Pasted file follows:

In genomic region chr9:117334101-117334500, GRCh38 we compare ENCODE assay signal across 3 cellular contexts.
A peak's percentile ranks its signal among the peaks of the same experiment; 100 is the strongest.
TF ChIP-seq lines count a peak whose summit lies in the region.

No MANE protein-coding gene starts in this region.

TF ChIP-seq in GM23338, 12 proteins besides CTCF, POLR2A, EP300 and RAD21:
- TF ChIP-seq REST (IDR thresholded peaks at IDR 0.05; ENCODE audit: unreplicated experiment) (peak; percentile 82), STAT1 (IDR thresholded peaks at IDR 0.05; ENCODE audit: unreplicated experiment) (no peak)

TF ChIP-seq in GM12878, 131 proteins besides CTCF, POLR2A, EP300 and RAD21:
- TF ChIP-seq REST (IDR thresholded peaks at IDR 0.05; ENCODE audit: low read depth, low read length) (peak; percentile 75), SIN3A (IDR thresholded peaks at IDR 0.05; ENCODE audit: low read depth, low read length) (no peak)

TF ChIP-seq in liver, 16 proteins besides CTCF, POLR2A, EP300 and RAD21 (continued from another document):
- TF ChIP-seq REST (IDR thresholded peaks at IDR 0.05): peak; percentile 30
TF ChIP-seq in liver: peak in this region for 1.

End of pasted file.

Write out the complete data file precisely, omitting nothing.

In genomic region chr9:117334101-117334500, GRCh38 we compare ENCODE assay signal across 3 cellular contexts.
A peak's percentile ranks its signal among the peaks of the same experiment; 100 is the strongest.
TF ChIP-seq lines count a peak whose summit lies in the region.

No MANE protein-coding gene starts in this region.

TF ChIP-seq in GM23338, 12 proteins besides CTCF, POLR2A, EP300 and RAD21:
- TF ChIP-seq REST (IDR thresholded peaks at IDR 0.05; ENCODE audit: unreplicated experiment) (peak; percentile 82), STAT1 (IDR thresholded peaks at IDR 0.05; ENCODE audit: unreplicated experiment) (no peak)

TF ChIP-seq in GM12878, 131 proteins besides CTCF, POLR2A, EP300 and RAD21:
- TF ChIP-seq REST (IDR thresholded peaks at IDR 0.05; ENCODE audit: low read depth, low read length) (peak; percentile 75), SIN3A (IDR thresholded peaks at IDR 0.05; ENCODE audit: low read depth, low read length) (no peak)

TF ChIP-seq in liver, 16 proteins besides CTCF, POLR2A, EP300 and RAD21 (continued from another document):
- TF ChIP-seq REST (IDR thresholded peaks at IDR 0.05): peak; percentile 30
TF ChIP-seq in liver: peak in this region for 1.